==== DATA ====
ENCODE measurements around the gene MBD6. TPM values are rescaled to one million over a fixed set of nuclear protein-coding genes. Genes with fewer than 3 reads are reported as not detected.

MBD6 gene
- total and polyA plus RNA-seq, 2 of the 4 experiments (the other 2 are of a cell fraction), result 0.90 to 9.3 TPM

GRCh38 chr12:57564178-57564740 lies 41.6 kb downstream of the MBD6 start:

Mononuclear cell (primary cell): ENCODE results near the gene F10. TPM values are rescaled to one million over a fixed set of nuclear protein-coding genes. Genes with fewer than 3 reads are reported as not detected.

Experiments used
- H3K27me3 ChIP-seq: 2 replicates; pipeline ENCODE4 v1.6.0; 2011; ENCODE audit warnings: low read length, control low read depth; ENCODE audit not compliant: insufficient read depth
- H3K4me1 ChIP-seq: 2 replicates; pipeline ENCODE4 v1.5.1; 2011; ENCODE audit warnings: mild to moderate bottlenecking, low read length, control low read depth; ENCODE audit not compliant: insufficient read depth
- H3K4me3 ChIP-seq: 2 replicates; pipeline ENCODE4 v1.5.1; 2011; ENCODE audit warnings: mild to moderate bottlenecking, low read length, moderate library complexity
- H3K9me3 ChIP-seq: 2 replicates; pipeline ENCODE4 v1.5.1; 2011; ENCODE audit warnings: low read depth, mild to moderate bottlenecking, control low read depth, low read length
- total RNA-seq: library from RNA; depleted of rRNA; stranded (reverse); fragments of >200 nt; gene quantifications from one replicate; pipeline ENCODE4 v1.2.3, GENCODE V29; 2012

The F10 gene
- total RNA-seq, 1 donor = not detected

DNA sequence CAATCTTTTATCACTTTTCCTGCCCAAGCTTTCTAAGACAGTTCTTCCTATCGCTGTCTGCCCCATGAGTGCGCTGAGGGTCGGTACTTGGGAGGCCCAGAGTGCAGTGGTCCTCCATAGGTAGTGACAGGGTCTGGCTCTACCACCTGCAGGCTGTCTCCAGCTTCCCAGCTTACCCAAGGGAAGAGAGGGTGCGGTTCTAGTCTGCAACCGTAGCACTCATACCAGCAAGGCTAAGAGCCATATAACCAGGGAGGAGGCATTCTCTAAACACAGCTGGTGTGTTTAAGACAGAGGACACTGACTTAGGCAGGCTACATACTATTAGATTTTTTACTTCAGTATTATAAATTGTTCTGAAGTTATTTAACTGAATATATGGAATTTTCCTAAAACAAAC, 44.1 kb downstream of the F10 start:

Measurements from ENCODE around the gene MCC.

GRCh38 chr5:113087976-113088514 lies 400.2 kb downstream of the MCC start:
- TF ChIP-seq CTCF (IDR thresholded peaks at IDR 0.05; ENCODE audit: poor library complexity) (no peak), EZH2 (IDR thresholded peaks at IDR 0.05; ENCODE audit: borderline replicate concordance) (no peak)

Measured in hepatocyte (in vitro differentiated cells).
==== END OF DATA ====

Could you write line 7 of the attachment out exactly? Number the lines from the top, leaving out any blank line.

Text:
- H3K27me3 ChIP-seq: 2 replicates; pipeline ENCODE4 v1.6.0; 2011; ENCODE audit warnings: low read length, control low read depth; ENCODE audit not compliant: insufficient read depth